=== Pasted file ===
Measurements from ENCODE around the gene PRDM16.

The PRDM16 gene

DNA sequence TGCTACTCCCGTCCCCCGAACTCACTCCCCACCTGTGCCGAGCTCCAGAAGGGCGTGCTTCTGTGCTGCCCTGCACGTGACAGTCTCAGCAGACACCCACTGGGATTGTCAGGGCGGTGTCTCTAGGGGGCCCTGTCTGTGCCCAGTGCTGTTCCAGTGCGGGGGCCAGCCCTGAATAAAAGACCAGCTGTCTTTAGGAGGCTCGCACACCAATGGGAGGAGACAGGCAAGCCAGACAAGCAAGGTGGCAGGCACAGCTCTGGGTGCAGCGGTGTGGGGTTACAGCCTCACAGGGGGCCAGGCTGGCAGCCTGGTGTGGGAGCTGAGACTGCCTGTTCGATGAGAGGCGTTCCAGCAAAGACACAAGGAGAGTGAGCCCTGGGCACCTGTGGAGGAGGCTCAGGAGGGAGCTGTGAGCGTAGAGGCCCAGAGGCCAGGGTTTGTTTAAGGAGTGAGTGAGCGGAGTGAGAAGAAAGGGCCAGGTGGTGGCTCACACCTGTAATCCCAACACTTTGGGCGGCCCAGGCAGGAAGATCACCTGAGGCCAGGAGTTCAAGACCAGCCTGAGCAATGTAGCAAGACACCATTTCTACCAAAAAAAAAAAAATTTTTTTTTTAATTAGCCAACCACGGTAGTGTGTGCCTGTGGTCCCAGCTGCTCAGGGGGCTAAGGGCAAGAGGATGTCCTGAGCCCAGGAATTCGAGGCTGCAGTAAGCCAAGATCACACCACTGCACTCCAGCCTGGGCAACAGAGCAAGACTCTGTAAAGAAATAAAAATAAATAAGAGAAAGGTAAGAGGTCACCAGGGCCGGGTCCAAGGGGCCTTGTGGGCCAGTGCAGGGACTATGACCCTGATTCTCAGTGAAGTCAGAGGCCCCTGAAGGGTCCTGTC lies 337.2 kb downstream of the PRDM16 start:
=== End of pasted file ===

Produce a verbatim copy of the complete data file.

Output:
Measurements from ENCODE around the gene PRDM16.

The PRDM16 gene

DNA sequence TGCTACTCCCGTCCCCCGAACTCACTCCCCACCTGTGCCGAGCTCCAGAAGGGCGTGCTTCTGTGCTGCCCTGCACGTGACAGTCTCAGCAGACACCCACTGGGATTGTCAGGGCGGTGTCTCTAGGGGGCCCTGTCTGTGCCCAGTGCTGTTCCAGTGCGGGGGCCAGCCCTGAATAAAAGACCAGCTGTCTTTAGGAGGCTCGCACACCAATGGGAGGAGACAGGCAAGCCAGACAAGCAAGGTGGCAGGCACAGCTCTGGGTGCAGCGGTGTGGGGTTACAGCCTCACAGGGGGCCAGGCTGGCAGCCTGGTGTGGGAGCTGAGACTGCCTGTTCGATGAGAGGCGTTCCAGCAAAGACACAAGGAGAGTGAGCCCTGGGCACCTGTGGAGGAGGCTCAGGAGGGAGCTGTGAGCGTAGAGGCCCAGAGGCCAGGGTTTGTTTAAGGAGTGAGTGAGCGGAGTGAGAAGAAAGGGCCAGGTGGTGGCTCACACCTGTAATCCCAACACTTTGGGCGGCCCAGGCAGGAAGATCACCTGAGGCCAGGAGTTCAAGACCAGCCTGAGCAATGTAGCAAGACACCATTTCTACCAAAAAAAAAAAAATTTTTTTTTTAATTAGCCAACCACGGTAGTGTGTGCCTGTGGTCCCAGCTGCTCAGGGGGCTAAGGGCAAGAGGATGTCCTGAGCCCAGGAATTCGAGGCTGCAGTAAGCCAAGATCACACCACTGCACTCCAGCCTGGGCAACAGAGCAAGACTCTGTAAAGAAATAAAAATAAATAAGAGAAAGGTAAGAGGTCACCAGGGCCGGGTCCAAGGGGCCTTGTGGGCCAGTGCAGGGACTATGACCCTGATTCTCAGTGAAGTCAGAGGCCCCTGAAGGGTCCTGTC lies 337.2 kb downstream of the PRDM16 start: